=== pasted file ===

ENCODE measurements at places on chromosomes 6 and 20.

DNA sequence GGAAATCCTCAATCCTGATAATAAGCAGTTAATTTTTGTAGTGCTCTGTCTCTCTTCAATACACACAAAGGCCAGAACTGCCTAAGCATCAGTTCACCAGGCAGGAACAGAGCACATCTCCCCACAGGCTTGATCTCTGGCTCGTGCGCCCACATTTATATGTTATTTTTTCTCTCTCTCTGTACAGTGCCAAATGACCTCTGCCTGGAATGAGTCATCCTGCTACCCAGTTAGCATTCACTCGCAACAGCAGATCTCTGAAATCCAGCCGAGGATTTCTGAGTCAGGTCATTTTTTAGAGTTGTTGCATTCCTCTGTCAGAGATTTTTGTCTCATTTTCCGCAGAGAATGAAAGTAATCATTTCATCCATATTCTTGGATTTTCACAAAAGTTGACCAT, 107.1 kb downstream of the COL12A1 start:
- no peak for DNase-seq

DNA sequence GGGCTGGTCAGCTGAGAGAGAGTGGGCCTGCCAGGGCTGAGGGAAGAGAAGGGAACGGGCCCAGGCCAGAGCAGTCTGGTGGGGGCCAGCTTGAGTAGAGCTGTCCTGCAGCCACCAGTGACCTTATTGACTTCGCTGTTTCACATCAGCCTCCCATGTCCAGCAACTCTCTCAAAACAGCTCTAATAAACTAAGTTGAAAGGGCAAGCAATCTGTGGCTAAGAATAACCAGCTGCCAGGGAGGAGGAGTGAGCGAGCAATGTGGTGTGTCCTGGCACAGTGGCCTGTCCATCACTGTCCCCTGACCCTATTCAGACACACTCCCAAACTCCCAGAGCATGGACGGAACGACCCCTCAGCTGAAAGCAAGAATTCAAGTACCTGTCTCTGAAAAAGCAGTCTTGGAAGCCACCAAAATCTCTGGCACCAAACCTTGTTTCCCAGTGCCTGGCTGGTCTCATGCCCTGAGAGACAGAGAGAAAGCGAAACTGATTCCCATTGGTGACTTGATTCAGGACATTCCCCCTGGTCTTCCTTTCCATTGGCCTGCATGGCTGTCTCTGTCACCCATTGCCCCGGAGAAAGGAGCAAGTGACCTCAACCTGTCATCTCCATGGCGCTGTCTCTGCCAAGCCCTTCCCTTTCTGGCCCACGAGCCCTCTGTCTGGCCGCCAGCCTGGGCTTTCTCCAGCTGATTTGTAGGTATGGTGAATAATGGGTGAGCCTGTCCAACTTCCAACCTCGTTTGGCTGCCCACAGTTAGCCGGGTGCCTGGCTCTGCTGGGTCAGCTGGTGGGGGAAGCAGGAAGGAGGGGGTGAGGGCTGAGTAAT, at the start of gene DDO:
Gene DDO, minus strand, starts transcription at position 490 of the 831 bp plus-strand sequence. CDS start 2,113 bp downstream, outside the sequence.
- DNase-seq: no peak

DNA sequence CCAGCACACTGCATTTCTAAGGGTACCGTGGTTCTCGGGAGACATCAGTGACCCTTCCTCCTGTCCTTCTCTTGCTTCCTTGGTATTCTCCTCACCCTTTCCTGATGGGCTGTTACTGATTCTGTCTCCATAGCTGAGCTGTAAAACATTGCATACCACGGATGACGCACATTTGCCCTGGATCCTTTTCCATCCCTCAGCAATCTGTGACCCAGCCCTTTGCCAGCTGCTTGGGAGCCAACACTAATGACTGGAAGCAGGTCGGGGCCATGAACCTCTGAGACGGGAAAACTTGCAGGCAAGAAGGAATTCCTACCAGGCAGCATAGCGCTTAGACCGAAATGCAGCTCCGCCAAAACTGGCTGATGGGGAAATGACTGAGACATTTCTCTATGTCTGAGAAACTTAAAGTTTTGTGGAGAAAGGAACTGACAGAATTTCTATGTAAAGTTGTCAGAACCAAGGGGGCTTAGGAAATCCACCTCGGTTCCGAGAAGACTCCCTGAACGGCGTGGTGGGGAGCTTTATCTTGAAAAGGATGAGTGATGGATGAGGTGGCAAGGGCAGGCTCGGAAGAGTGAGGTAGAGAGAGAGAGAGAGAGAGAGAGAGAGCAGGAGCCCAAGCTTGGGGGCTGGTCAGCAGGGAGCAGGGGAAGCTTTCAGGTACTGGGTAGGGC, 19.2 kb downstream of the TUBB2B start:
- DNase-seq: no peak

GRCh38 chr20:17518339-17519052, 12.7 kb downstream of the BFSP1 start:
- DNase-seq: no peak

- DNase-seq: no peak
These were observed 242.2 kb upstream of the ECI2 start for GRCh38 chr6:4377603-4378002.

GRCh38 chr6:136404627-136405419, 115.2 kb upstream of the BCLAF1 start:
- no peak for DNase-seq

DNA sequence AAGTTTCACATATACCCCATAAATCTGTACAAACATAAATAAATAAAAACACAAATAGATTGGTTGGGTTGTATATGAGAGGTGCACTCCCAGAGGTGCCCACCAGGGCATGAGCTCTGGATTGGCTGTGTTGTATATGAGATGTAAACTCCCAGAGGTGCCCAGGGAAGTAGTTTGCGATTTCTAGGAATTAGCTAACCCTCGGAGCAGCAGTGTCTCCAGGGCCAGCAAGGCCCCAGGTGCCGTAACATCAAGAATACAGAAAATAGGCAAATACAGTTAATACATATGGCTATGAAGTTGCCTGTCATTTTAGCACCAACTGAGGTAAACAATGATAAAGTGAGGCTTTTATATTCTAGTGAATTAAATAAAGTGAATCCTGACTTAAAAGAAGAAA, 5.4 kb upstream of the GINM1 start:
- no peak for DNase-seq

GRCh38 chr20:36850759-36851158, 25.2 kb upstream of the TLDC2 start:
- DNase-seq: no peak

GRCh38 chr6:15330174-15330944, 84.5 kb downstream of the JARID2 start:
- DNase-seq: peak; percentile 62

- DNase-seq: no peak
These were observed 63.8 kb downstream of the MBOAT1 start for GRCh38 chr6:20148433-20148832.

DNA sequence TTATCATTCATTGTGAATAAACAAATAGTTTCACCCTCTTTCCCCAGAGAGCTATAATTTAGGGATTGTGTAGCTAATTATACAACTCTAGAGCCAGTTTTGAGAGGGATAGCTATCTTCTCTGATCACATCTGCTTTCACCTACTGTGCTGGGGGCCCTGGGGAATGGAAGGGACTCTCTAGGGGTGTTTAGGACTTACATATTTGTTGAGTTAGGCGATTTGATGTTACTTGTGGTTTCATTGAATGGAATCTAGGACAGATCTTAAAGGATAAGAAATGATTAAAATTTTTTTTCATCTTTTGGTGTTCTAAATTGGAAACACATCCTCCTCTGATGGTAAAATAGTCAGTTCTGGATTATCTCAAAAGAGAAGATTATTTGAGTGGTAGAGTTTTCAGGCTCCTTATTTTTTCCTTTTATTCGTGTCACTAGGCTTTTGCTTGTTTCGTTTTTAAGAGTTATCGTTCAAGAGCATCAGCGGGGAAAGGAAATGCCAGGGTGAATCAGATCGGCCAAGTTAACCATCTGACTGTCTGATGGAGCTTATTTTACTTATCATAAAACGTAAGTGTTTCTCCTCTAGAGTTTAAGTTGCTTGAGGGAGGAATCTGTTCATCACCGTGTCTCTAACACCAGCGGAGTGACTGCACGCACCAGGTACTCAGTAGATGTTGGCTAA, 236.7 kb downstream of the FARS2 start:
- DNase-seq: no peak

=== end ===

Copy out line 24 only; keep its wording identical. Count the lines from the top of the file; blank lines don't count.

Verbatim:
- DNase-seq: no peak